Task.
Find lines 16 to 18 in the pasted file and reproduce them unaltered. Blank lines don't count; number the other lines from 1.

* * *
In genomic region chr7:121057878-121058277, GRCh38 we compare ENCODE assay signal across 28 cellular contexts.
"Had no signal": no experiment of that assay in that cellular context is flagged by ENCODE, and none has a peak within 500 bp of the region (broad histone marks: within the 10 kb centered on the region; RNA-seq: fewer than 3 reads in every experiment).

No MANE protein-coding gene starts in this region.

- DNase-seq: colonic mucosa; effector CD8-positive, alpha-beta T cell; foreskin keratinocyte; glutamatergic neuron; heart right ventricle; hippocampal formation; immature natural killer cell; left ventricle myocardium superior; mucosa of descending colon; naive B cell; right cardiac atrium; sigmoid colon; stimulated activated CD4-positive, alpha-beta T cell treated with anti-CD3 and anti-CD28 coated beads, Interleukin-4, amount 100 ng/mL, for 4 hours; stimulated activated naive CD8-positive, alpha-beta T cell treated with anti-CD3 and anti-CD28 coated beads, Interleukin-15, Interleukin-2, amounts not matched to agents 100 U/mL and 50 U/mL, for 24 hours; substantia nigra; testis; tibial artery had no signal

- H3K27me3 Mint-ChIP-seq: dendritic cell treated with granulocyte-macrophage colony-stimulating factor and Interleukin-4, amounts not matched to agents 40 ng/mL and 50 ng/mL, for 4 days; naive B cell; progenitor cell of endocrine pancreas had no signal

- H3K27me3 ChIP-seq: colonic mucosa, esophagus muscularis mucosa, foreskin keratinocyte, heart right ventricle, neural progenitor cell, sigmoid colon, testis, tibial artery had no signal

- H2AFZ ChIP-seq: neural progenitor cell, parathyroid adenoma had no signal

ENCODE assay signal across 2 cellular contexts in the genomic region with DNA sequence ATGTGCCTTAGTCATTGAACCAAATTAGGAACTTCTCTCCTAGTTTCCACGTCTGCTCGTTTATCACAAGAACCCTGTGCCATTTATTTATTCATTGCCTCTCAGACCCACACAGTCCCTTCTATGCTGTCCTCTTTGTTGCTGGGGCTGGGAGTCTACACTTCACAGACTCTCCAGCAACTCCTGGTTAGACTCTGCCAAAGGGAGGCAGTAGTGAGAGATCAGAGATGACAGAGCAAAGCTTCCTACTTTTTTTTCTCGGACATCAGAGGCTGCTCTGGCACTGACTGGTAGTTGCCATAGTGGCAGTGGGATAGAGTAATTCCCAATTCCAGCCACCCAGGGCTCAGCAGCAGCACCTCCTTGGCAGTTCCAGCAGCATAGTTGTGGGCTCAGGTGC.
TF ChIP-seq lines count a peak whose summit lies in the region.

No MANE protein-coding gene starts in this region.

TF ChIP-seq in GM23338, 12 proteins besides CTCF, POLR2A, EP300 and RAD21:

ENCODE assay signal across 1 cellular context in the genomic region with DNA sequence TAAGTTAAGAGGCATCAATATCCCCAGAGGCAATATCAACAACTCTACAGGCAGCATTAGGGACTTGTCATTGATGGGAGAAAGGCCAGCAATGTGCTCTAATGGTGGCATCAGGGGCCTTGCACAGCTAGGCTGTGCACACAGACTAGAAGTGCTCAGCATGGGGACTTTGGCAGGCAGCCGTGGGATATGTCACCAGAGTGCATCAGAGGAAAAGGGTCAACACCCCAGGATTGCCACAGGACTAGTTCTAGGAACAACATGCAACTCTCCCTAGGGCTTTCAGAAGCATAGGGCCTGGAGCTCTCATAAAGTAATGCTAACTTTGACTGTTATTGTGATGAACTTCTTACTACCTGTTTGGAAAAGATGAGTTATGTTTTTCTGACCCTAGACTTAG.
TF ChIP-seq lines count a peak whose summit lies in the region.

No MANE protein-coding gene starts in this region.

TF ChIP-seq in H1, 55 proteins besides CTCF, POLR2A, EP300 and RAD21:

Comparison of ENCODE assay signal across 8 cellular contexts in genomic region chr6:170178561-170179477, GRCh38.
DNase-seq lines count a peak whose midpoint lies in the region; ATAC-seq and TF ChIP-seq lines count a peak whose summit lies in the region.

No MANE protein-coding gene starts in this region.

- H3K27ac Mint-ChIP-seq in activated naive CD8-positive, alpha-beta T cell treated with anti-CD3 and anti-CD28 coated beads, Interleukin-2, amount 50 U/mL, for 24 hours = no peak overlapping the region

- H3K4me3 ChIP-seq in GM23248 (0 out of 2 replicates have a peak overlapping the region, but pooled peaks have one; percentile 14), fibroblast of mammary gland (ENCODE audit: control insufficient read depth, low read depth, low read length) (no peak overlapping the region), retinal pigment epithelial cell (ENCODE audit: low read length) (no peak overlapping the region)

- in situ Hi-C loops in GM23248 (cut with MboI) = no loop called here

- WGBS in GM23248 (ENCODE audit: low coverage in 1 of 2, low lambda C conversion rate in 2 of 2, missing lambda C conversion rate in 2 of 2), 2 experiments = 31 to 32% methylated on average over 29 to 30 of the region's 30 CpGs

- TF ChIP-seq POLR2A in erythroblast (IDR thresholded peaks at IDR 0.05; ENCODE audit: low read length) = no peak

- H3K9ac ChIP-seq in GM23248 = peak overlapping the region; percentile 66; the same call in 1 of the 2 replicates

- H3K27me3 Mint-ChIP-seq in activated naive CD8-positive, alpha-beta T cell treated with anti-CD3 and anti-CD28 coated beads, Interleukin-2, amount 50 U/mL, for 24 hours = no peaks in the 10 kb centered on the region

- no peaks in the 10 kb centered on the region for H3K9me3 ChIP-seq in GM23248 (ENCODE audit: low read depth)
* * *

Comparison of ENCODE assay signal across 8 cellular contexts in genomic region chr6:170178561-170179477, GRCh38.
DNase-seq lines count a peak whose midpoint lies in the region; ATAC-seq and TF ChIP-seq lines count a peak whose summit lies in the region.

No MANE protein-coding gene starts in this region.